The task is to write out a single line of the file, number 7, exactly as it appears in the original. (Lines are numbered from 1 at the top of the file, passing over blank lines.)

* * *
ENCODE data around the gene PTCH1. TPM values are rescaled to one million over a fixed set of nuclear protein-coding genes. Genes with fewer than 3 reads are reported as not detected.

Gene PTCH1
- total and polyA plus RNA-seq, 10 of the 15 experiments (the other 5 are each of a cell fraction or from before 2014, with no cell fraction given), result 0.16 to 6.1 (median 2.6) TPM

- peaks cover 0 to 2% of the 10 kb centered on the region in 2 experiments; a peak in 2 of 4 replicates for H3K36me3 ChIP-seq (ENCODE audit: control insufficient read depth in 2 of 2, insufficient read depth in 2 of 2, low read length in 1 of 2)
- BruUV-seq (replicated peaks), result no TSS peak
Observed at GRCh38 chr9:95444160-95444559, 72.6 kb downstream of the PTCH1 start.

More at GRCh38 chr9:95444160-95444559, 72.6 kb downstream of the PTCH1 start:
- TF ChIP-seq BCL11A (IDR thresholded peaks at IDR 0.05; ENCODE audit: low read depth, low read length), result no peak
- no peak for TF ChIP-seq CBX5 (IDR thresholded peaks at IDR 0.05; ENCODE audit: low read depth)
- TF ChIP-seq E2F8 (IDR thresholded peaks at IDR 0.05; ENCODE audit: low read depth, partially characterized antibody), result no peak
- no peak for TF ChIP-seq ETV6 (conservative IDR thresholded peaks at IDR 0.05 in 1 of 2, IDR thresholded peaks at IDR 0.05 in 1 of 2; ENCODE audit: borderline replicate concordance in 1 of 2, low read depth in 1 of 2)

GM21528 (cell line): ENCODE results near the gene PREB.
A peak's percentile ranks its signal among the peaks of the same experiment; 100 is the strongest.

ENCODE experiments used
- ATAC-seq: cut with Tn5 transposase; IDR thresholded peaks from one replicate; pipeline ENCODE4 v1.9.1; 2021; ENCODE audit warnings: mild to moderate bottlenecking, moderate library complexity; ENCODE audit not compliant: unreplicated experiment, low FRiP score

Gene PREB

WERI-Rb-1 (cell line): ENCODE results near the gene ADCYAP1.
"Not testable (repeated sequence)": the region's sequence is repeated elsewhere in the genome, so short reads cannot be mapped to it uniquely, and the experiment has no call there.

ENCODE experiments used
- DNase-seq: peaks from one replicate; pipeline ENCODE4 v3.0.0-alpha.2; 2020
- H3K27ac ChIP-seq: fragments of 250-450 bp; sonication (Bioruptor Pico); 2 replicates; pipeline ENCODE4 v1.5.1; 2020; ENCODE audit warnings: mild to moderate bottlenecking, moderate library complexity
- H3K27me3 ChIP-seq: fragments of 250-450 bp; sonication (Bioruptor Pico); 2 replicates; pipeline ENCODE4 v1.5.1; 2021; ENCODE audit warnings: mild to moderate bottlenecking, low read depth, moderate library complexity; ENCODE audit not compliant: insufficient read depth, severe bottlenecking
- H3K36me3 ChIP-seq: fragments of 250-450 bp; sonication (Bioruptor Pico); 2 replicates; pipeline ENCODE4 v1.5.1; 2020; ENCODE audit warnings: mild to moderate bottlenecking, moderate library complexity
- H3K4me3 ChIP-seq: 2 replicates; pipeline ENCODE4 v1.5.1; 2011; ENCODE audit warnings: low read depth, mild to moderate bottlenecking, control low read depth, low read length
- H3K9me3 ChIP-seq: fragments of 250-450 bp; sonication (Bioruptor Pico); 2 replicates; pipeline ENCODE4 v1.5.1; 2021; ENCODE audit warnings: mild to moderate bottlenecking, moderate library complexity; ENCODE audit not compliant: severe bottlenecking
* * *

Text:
More at GRCh38 chr9:95444160-95444559, 72.6 kb downstream of the PTCH1 start: